Clytie’s Recommended Entertainment Articles (June 28, 2019-July 4, 2019)

Good morning, my little sunshines! I hope you all had a wonderful June and are having a great July! Now on to what I dug up from the past week….

On the 2nd, the various writers for Consequence of Sound picked the greatest movies of the 1980s:
“By now, our nostalgia for the ’80s has outlasted the decade itself by about 20 years — and for good reason. Like the ’60s before it, the ’80s was an Industrial Revolution of Pop Culture. Think about all the icons. Or the fashion. Or the trends. In almost every vertical, be it music, or film, or television, there was something radical going down. Even better, there was an economy of weird, and the mainstream was trying its hardest to capitalize on it in every capacity. Not a bad thing.”

Also on the 2nd, Jacob Mendelsohn talked about the banality of LA in Short Cuts for Bright Wall/Dark Room:
“Yet for all the cinematic romance Los Angeles is imbued with, it’s still just a place where people live. Not Hollywood big shots or down on their luck P.I.s or drug kingpins or naïve ingénues from the cornfields of the Midwest, but normal everyday people with jobs and families and the same kind of worries that plague the rest of us.”

Pier Dominguez of BuzzFeed searched for Britney Spears, also on the 2nd:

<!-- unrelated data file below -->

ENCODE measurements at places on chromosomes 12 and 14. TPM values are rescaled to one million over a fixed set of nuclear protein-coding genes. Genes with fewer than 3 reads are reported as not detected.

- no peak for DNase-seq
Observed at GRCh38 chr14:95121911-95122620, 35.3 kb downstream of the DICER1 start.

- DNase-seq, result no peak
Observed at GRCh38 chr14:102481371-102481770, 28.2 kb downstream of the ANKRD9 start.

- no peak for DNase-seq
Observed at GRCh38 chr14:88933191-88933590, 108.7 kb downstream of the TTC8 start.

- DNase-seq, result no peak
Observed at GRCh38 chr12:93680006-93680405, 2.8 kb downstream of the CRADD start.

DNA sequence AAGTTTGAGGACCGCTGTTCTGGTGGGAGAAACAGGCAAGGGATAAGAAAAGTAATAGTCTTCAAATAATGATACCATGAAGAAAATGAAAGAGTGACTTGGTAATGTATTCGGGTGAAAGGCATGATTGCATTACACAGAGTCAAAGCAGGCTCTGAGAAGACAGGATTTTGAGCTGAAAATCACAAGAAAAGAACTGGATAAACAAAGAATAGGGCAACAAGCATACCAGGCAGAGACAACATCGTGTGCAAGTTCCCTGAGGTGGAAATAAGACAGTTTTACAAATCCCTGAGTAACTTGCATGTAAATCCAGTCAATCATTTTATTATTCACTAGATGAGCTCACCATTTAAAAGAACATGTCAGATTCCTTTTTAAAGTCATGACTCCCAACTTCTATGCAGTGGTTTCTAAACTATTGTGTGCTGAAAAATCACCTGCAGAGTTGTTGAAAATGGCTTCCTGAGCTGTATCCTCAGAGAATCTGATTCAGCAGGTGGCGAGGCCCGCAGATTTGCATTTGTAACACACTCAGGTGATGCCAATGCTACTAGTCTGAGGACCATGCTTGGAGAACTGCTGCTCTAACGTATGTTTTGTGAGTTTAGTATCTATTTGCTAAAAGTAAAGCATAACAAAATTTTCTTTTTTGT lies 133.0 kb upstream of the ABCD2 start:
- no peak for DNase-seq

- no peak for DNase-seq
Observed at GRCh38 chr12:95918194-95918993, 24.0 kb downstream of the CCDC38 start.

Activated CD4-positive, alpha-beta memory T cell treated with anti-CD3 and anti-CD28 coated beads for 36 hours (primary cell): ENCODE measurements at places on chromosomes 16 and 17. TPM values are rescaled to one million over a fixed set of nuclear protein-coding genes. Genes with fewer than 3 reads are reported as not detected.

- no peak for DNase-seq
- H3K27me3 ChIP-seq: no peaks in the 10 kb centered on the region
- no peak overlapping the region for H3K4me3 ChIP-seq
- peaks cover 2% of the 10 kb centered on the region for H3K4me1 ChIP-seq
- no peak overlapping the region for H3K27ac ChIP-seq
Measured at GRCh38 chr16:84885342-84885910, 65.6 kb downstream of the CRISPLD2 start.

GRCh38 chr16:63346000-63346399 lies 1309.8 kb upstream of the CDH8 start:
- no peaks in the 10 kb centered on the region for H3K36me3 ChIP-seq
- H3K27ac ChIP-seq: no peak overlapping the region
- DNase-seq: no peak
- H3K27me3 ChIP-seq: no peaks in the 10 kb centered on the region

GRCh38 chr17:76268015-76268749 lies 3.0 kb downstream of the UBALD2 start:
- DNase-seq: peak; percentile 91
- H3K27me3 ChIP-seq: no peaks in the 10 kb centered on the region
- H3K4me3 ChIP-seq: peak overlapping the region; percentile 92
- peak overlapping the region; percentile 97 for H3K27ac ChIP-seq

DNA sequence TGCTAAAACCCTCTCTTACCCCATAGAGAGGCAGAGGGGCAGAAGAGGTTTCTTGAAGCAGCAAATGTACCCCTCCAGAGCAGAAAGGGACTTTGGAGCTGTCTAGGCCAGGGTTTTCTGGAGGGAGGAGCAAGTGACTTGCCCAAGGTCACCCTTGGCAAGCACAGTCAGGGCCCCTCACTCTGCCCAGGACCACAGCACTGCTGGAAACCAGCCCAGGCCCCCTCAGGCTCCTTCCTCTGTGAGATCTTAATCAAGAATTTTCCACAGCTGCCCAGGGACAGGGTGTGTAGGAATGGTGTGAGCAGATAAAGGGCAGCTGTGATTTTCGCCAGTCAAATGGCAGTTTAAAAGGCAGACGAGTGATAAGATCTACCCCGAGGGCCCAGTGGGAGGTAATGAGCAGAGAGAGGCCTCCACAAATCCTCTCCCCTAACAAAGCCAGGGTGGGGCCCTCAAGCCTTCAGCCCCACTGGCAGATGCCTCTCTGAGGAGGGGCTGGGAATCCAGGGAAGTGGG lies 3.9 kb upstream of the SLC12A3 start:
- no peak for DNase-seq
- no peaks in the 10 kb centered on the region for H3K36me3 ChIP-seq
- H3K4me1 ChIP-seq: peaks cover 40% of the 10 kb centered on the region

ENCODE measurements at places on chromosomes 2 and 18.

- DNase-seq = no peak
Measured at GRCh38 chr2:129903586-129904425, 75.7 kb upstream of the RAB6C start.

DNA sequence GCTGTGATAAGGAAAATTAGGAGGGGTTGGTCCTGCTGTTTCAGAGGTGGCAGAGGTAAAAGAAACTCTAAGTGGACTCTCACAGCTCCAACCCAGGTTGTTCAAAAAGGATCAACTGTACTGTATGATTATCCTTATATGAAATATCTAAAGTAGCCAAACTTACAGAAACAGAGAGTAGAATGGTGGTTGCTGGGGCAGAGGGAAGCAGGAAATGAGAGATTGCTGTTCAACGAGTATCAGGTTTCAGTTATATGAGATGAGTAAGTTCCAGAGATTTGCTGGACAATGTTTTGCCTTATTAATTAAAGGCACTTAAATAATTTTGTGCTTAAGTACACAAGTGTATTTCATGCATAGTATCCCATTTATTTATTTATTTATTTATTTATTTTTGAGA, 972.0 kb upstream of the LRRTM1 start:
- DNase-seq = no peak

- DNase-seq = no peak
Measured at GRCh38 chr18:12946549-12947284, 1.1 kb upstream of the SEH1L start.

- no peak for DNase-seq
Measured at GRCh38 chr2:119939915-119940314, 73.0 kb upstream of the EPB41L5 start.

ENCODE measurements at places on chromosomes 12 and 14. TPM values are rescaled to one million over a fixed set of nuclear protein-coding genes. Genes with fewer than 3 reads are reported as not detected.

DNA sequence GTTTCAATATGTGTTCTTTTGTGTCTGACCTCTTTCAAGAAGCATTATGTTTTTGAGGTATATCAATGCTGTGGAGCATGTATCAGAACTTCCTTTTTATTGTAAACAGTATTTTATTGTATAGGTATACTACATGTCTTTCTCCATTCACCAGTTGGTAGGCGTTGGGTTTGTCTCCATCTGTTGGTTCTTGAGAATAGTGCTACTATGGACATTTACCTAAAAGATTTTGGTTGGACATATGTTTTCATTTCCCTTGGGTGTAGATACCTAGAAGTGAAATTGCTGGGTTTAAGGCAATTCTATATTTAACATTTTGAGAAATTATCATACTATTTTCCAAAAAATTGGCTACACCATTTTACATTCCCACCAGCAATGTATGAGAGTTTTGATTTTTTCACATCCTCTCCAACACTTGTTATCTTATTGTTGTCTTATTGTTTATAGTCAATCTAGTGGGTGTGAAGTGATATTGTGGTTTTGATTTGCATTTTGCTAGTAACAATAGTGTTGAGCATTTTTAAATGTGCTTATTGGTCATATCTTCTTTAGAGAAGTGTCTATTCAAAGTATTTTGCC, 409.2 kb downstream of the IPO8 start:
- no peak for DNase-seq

“Questions and projections about Britney Spears’ freedom and agency (or lack of it) have a long history, and are, arguably, central to her celebrity. Both her fans and the press have long imagined that some innocent, ‘authentic’ Britney lurks behind a manufactured facade, waiting to speak out. But now that she’s actually talking back on social media — staging a ‘Leave Britney alone!’ moment of her own — her fans seem unwilling to take her words at face value. Instead, they’re wrapped up in wrestling with the contradictions of an image that has, in the two decades Spears has been making music, become larger than real life.”

On the 3rd, Reggie Ugwu of The New York Times, spoke to black directors who got buzz in the 90s about their careers:
“Darnell Martin, whose vibrant 1994 romantic comedy ‘I Like It Like That’ was the first studio-produced film to be directed by an African-American woman (it won the New York Film Critics Circle award for best first feature), said she was later blacklisted in the industry for speaking out against racism and misogyny.”

Finally, on the 4th, Christina Smith discussed the wonderful season finale of Crazy Ex-Girlfriend over at Film School Rejects:
“In the end, Rebecca’s final moment at that piano, as she prepares to bring her music out of her head and into the world, makes her feel so much more alive than the stereotype she was destined to subvert. Again, it’s that level of purpose, of following a series that has consistently centered it’s lead’s self-actualization above all else, that has made the Crazy Ex-Girlfriend finale one of the best of the year, and that should allow it to stand the test of time.”